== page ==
n this Endeavor Masterclass, Endeavor Entrepreneur Seth Cassel shares his obsession with defining his company’s operations, the incredible results, and how other entrepreneurs can use his framework to do the same.
When Seth Cassel co-founded EveryMundo, he encountered a common problem every entrepreneur is bound to cross: struggling with employees. Not necessarily bad employees. He even boasts that many were quite talented. Nevertheless, he couldn’t seem to get the best out of them. “On some days, they were indispensable. On others, they could cause so much frustration.”
Cassel asked Endeavor Mentors what to do about essential, talented employees that can feel damaging or out-of-sync. Through the advice he was given he developed a systemic approach to company operations he dubbed “ops in a box”. In his Masterclass, Cassel shared the ops in a box with fellow entrepreneurs so when people aren’t operating the way they want, “It won’t be a sentiment. You’ll be able to pinpoint the problem and address it”.
Cassel sees values not as philosophies to be parroted, but rather as agreed-upon expectations for working together and with customers. He says, “They are not aspirations. They are an articulation of the actions of the company”. The amount of values is irrelevant. For these to work, the values cannot be left as “abstract nouns,” as Cassel puts it.
You’ll want to define these values and give examples to your team members. Leave nothing to interpretation. If teamwork is a value for your company, remind team members that they need to give and receive feedback every step of the way. Values should be actionable things that honestly represent the way you operate.
36Y- How Goal Setting Motivates
Most companies have a mission, but Cassel argues that most of the time, it’s left too vague. “Missions are made up of goals, and goals can be achieved”. For a goal to align with a mission it needs to be something all departments can see themselves contributing to, even if indirectly.
Remind your team, and yourself, of that with 36Y.
A 36Y is a set of goals to be accomplished in the next 3 months, 6 months, and by year’s end. Clearly defining these goals consistently will align your company with high-priority activities that bring you closer to your mission. Just an hour or two every few weeks to track these goals can help keep operations running smoothly. “No matter their position everyone can understand how their work connects back to the big, important company goals. And that’s motivating”.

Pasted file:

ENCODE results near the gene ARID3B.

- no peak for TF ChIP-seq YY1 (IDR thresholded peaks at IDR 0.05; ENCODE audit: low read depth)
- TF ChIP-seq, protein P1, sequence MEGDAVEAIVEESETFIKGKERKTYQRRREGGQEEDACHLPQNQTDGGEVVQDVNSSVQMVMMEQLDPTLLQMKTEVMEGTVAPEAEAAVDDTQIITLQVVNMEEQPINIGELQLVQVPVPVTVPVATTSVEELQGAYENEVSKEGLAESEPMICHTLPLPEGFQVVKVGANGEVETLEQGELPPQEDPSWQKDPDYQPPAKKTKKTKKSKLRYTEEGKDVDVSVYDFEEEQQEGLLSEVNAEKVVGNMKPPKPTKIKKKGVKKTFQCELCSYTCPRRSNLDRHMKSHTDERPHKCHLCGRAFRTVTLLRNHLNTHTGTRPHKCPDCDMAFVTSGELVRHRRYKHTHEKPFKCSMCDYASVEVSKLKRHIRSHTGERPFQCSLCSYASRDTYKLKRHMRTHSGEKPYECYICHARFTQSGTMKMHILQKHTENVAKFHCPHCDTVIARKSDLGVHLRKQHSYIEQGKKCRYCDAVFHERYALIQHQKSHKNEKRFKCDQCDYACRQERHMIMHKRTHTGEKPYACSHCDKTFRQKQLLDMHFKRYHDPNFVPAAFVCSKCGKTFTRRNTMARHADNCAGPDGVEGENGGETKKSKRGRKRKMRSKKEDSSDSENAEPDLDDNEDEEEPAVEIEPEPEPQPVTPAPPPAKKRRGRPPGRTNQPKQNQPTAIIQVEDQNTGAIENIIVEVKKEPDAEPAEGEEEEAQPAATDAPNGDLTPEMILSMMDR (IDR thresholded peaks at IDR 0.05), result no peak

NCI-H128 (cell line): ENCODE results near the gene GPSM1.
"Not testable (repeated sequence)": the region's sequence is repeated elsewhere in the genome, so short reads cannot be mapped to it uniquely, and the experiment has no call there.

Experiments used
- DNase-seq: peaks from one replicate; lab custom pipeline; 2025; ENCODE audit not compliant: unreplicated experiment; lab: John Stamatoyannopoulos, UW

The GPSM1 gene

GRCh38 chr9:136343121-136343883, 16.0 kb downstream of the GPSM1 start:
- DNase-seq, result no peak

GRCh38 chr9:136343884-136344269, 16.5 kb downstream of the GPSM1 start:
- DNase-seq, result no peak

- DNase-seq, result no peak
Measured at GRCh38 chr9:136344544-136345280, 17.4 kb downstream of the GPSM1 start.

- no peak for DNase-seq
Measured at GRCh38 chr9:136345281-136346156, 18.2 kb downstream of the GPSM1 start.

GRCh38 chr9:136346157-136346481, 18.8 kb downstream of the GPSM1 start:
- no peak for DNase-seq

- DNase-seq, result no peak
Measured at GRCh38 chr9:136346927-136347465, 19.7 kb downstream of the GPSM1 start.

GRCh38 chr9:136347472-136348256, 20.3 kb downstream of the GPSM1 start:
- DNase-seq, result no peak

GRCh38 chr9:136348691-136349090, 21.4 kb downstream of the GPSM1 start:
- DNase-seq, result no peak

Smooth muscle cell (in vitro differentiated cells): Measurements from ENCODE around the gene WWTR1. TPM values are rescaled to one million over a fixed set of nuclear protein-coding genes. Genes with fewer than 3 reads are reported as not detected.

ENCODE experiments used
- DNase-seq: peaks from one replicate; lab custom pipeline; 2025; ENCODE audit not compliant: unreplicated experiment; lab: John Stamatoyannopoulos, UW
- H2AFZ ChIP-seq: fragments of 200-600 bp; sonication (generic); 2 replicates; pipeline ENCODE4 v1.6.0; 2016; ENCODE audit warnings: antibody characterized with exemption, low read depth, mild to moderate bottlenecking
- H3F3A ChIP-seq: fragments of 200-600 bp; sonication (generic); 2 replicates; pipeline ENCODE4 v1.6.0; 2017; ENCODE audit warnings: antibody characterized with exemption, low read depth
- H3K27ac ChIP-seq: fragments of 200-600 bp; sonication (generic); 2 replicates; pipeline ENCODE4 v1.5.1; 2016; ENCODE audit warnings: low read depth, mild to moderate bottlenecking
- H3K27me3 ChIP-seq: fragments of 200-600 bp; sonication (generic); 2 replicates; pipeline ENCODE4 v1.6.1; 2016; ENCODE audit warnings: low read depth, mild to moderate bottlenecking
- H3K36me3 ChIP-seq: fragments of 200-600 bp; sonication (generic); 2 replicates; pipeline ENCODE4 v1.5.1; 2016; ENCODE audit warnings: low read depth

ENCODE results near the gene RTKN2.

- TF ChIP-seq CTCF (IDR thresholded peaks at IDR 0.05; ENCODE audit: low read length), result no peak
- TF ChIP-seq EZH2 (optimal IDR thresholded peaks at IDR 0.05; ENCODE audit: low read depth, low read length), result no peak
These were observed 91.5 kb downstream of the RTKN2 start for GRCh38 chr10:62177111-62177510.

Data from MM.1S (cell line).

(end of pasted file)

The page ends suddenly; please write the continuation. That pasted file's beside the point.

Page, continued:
If Cassel wants us to extract anything from this lesson, it’s to leave nothing ambiguous. Define your goals and how they contribute to your mission, then let it be known. Documenting the tangible results and recognizing the contributions will give team members a sense of ownership.
Bill of Rights
“This is our definition of management”, Cassel says. In developing ops in a box, he found that the definition of good management can change depending on the people, the work, and the department. Between him and his co-founder, they couldn’t agree on a singular definition. So, they flipped the question. What does it mean to be managed?
The Bill of Rights outlines how a manager stays accountable for their team member’s development. It’s the responsibility of every team member to do their work, but the manager is accountable for their team member’s development. Cassel argues that these rights empower all employees by ensuring their engagement and advancement.
And it goes for everyone, even for someone like Cassel who is at the top. He is entitled to reports and feedback from his co-founder and vice versa.
These rights don’t come prepackaged. Every entrepreneur will have to define them according to their company’s needs. If you’d like to see an example, Cassel outlines EveryMundo’s 8 rights in the original presentation, linked here.
Feedback and Alignment
Let’s make this very clear, feedback in operations is not the same as an employee review. This feedback is for the company regarding the framework that’s been outlined for the team. “This is the part of the framework that ties everything together”, Cassel states.
Are the managers upholding their end of the Bill of Rights? Are team members aligned in the 36Y? How do they feel about their role in it? Are there values that are not being upheld, or maybe new ones need to be added that more honestly describe the company’s operations? “It’s not about the goals. It’s everyone assessing these three things”.
This process should be a clean way to review the company’s operations without targeting anyone specifically. There are moments for accountability and recognition in any assessment, but the focus should be on improving the company as a whole.
Seth Cassel became obsessed with company operations since he felt its influence. The difference in results is secondary to the difference he sees in teamwork and satisfaction around the office. Now he hopes that other business leaders can see the value in defining those operations and that EveryMundo’s ops in a box can lay the groundwork for other entrepreneurs in all sectors.
This Endeavor Masterclass Recap was written by Endeavor Staff member Marcos Rosler.